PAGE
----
If this website has a purpose – if any conservative website or publication has a purpose – it must begin with electing conservatives to significant public offices. We have the chance to nominate a conservative for president and win the White House in 2012. We can fumble that chance away by settling for a nominee we can’t trust to pursue conservative policies in office, or we can make a stand for the best, most conservative potential president in the field.
I knew it! The Santorum moment has arrived! Or maybe a Bachmann revival...
That’s Rick Perry, and we enthusiastically endorse him to be the 45th President of the United States.

They have to be kidding. Rick Perry, whom America perceives as a mentally challenged rodeo clown? The guy prominent conservatives pretend not to recognize on the street? That Rick Perry?
Perry is the most reliable conservative in the race. He has made his share of missteps over 25 years in public life, as have all the candidates, but when you think seriously about which of the major candidates would govern in the most consistently conservative fashion, the answer is obvious.
Fellas, there's probably a robot somewhere that would govern in the most consistently conservative fashion -- it wouldn't be hard to program; just get it to yell "More tax breaks for the wealthy!" and "I hates me a faggot!" at intervals, and to fart loudly when France or higher education is mentioned -- but it doesn't mean anything unless you can get people to vote for it.
The one knock on Perry is that his poor debate performances and periodic campaign trail gaffes will open him to the same vulnerabilities in office as President Bush: an inability to respond to criticism or explain his own policies.
The same vulnerabilities? Perry makes George W. Bush look like Pericles. Nobody, but nobody, is praying, "Oh Lord, send us someone just like George W. Bush, only stupider." Just the other day -- at a stage in the campaign when you'd expect him to work extra hard not to make any more dumb mistakes -- Perry misread Kim Jong Il as Kim Jong the Second. That's like something out of a Cheech and Chong movie. Most observers, having seen how much of an understatement "inability to respond to criticism or explain his own policies" is, have moved on to wondering if Perry can tie a shoelace without coaching.
Second, debating skill takes on outsize importance in the primaries, when candidates have to stand out on a stage crowded with 7 or 8 people who all agree with each other 80-90% of the time. All Rick Perry needs to do is step onstage and everyone will know how he’s different from Barack Obama.
Oh, it's no use. They think life is like an Adam Sandler movie, where everyone winds up preferring the moron-with-a-heart-of-gold to the stuffed shirt.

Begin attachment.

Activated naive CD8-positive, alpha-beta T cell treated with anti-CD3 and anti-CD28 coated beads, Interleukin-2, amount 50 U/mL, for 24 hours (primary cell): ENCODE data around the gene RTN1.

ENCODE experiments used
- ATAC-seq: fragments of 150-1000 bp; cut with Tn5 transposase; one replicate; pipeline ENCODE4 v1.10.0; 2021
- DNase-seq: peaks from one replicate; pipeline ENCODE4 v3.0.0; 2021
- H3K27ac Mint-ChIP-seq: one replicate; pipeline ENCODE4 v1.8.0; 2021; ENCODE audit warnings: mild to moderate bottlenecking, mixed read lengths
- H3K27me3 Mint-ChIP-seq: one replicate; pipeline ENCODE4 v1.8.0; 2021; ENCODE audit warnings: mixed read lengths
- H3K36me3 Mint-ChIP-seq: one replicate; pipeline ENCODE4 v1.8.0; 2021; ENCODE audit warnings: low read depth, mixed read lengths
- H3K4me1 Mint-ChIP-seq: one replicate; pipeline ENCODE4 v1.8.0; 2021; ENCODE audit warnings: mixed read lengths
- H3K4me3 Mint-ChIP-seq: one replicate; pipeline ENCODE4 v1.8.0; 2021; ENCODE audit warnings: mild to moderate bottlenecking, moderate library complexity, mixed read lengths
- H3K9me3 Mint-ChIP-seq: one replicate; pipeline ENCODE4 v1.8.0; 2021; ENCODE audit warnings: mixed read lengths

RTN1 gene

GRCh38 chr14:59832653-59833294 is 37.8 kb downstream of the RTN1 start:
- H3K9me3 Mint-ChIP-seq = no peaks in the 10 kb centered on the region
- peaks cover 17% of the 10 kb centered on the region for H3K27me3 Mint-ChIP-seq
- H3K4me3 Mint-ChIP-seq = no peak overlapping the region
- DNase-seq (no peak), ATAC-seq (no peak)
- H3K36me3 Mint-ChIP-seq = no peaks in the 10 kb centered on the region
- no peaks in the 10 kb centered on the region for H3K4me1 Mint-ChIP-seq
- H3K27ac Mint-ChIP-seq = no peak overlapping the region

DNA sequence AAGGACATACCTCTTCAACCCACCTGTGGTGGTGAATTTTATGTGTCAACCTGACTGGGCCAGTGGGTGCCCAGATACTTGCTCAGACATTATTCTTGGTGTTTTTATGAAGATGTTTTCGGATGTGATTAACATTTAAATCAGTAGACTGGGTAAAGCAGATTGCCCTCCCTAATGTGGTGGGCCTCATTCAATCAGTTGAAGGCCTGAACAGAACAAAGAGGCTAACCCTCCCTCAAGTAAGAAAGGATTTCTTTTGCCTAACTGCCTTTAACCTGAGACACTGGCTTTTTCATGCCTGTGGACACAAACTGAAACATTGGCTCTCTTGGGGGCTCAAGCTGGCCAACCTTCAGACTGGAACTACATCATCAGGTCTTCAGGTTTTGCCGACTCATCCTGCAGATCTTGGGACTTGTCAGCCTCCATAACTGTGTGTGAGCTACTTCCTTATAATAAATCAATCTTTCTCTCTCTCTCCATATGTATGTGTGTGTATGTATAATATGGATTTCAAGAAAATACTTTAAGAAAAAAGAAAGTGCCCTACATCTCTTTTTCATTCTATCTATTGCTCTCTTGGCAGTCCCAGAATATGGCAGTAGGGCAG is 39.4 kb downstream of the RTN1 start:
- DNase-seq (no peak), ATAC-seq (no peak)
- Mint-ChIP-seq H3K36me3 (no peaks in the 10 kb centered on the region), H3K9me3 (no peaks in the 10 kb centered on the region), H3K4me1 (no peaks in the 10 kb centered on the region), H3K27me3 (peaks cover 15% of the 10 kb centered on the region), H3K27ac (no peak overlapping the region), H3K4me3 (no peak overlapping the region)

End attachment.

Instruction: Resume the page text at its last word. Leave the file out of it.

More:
Third, the main job of the president is making decisions, not talking, and Alex Kaufmann makes a great point regarding how guys like Perry get things done:
Stick around, you have to see what they brought in the pinch-hitter to do:
Until yesterday, I wasn’t completely sure why I liked Rick Perry so much. I have a list of reasons, but none of them really got to the root of why I like him.

Yesterday the reason finally dawned on me. I watched this wonderful 11-minute video from Ben Howe entitled “The Rick Perry I Know”…

… and I had a revelation: Rick Perry is just like my Dad...
When it all gets too much for me, and I expect it often will, I'll just try to recall the image this gave me of Rick Perry in the deep woods, addressing a group of Boy Scouts around a campfire: "Guys, I know you haven't had anything to eat for a couple of days, but we're gonna make it out of these woods because I got me an idea. Now you remember when I asked y'all what direction the sun comes up in, and I got an equal amount of votes for 'West,' 'South,' and 'Mommy'? Well, I didn't know what to do with that, so I prayed on it and the Lord tole me that when we wake up in the morning hallucinating from hunger, we're gonna see Ronald Reagan big as life, and he's gonna lead us on outta here, and we shouldn't get scared if they place he leads us to looks like a ravine or a mess o' barb wire. Now try and get some sleep, and remember, bears ain't like dogs, when they sniff at you it don't mean they wanna play."

Sunday, December 18, 2011

NEW VOICE COLUMN UP, about the Ron Paul surge and the rightblogger rush to stop it. For years Paul has been their little rock-and-roll, their token free thinker -- but whenever he gets close to winning some high-profile contest, they suddenly remember he's crazy, i.e., likely when in office to cut military appropriations.